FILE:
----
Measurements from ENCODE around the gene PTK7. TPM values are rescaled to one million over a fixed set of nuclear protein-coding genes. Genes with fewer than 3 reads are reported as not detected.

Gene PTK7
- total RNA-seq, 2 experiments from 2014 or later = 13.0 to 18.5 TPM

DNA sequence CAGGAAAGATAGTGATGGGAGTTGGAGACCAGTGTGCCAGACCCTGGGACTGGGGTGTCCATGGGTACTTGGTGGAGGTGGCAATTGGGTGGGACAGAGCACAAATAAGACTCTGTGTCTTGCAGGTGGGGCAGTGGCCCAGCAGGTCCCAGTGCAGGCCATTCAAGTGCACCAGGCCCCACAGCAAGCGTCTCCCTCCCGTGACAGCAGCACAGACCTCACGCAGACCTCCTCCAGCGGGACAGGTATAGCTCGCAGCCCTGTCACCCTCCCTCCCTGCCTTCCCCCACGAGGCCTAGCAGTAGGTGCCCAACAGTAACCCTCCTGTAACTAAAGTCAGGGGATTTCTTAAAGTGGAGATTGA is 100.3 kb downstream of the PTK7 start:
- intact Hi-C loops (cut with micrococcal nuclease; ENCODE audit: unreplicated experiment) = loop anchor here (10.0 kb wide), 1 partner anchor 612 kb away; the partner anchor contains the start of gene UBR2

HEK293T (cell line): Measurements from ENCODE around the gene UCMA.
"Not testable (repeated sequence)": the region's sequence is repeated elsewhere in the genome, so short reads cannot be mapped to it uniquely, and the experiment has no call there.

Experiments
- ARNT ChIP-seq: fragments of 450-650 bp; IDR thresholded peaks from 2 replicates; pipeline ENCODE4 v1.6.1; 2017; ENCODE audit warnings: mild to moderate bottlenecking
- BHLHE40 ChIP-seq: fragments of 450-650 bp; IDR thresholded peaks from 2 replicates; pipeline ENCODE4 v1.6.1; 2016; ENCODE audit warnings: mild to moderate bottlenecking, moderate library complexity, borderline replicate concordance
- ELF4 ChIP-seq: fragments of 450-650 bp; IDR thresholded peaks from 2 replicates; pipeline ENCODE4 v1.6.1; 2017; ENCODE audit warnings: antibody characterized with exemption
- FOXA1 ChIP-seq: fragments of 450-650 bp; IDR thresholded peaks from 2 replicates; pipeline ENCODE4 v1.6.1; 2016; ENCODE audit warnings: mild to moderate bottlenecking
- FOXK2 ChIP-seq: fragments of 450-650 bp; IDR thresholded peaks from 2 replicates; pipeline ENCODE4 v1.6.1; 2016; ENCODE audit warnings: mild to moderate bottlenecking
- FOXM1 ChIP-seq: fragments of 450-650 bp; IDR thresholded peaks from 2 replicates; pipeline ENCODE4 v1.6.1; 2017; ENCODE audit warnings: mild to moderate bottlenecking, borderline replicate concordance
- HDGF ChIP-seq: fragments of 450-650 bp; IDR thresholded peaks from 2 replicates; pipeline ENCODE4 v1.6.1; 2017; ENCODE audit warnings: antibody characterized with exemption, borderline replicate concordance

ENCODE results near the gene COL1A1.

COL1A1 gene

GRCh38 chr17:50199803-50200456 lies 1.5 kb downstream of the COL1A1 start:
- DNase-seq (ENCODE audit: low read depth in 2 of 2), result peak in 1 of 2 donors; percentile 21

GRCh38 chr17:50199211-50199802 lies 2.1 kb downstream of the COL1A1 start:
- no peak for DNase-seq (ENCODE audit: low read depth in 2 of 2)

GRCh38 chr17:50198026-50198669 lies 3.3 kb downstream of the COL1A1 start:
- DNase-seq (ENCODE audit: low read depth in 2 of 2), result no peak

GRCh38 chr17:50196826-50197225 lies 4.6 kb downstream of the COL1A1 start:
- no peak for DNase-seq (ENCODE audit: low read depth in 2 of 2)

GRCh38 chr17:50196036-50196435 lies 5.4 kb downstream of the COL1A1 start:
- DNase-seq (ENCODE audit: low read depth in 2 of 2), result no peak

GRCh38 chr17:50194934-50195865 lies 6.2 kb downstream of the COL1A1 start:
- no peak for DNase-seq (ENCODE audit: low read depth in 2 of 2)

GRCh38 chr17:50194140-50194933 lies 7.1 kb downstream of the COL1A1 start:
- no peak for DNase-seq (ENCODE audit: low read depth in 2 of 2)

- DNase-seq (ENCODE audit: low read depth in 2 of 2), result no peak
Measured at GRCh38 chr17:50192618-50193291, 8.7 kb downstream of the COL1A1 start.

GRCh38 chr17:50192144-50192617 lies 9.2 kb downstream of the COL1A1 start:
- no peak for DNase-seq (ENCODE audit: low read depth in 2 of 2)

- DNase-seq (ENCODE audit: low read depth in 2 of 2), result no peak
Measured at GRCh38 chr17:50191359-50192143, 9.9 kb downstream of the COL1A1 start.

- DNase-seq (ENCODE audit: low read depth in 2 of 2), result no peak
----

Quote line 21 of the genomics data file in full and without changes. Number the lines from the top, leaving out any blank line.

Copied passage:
- no peak for DNase-seq (ENCODE audit: low read depth in 2 of 2)